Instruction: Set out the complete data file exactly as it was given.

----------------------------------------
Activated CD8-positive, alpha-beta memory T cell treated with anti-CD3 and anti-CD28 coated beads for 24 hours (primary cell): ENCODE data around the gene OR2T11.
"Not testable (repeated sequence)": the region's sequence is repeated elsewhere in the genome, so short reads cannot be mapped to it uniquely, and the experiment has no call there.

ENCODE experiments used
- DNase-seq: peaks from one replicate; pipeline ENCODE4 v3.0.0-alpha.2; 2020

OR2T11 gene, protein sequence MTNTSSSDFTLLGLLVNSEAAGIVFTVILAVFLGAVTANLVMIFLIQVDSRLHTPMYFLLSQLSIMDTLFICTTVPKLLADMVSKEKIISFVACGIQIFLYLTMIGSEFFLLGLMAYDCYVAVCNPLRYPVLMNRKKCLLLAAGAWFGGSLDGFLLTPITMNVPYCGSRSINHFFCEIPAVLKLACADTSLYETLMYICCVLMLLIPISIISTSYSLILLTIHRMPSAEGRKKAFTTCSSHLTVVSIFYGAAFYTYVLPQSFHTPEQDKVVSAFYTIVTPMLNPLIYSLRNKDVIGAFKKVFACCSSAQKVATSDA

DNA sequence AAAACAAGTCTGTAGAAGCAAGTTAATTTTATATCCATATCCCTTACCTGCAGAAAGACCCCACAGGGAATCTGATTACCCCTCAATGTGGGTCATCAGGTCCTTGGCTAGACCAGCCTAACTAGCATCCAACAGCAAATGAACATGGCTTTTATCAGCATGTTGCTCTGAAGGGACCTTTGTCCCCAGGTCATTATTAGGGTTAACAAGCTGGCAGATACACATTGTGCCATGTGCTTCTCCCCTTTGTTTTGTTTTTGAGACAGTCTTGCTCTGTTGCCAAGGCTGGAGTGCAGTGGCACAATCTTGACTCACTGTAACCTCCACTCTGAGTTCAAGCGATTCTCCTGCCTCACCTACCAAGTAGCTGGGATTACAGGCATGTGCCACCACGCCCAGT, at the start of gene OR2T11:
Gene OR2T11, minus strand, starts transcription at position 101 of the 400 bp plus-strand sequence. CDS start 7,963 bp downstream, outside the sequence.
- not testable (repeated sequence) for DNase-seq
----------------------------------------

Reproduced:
Activated CD8-positive, alpha-beta memory T cell treated with anti-CD3 and anti-CD28 coated beads for 24 hours (primary cell): ENCODE data around the gene OR2T11.
"Not testable (repeated sequence)": the region's sequence is repeated elsewhere in the genome, so short reads cannot be mapped to it uniquely, and the experiment has no call there.

ENCODE experiments used
- DNase-seq: peaks from one replicate; pipeline ENCODE4 v3.0.0-alpha.2; 2020

OR2T11 gene, protein sequence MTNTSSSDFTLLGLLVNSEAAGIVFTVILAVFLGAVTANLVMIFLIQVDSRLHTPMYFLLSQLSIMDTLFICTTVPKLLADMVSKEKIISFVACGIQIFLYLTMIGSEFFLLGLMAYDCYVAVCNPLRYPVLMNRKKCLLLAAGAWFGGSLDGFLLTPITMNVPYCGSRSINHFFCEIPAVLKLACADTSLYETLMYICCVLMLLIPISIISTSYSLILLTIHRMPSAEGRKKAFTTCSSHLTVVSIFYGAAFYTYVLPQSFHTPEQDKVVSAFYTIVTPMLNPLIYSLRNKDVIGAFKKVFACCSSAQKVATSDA

DNA sequence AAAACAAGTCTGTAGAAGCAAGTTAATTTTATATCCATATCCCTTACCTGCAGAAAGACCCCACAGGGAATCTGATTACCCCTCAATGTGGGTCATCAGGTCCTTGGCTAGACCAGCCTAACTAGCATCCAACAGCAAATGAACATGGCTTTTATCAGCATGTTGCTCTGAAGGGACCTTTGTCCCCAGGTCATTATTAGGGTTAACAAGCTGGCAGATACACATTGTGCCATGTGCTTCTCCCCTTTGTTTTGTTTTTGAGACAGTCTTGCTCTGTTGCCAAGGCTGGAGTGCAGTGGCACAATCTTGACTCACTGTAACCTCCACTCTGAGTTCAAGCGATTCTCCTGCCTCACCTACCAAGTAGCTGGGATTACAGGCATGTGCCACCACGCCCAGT, at the start of gene OR2T11:
Gene OR2T11, minus strand, starts transcription at position 101 of the 400 bp plus-strand sequence. CDS start 7,963 bp downstream, outside the sequence.
- not testable (repeated sequence) for DNase-seq